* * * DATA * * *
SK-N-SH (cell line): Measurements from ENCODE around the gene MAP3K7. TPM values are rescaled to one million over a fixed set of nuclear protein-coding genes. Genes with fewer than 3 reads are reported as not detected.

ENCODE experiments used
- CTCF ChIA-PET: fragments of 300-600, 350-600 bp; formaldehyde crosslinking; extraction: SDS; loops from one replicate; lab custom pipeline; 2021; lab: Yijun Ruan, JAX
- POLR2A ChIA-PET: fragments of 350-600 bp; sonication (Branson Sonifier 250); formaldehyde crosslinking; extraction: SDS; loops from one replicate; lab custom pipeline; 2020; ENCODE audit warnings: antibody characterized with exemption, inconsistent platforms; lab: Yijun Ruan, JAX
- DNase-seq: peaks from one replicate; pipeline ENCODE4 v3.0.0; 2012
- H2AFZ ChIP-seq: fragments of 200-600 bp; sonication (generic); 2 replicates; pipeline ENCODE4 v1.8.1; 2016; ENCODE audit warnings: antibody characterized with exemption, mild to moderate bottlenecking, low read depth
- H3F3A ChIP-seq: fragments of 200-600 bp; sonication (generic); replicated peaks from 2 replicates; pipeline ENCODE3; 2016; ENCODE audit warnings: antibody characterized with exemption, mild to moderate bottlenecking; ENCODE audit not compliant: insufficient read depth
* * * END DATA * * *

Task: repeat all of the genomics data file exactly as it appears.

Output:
SK-N-SH (cell line): Measurements from ENCODE around the gene MAP3K7. TPM values are rescaled to one million over a fixed set of nuclear protein-coding genes. Genes with fewer than 3 reads are reported as not detected.

ENCODE experiments used
- CTCF ChIA-PET: fragments of 300-600, 350-600 bp; formaldehyde crosslinking; extraction: SDS; loops from one replicate; lab custom pipeline; 2021; lab: Yijun Ruan, JAX
- POLR2A ChIA-PET: fragments of 350-600 bp; sonication (Branson Sonifier 250); formaldehyde crosslinking; extraction: SDS; loops from one replicate; lab custom pipeline; 2020; ENCODE audit warnings: antibody characterized with exemption, inconsistent platforms; lab: Yijun Ruan, JAX
- DNase-seq: peaks from one replicate; pipeline ENCODE4 v3.0.0; 2012
- H2AFZ ChIP-seq: fragments of 200-600 bp; sonication (generic); 2 replicates; pipeline ENCODE4 v1.8.1; 2016; ENCODE audit warnings: antibody characterized with exemption, mild to moderate bottlenecking, low read depth
- H3F3A ChIP-seq: fragments of 200-600 bp; sonication (generic); replicated peaks from 2 replicates; pipeline ENCODE3; 2016; ENCODE audit warnings: antibody characterized with exemption, mild to moderate bottlenecking; ENCODE audit not compliant: insufficient read depth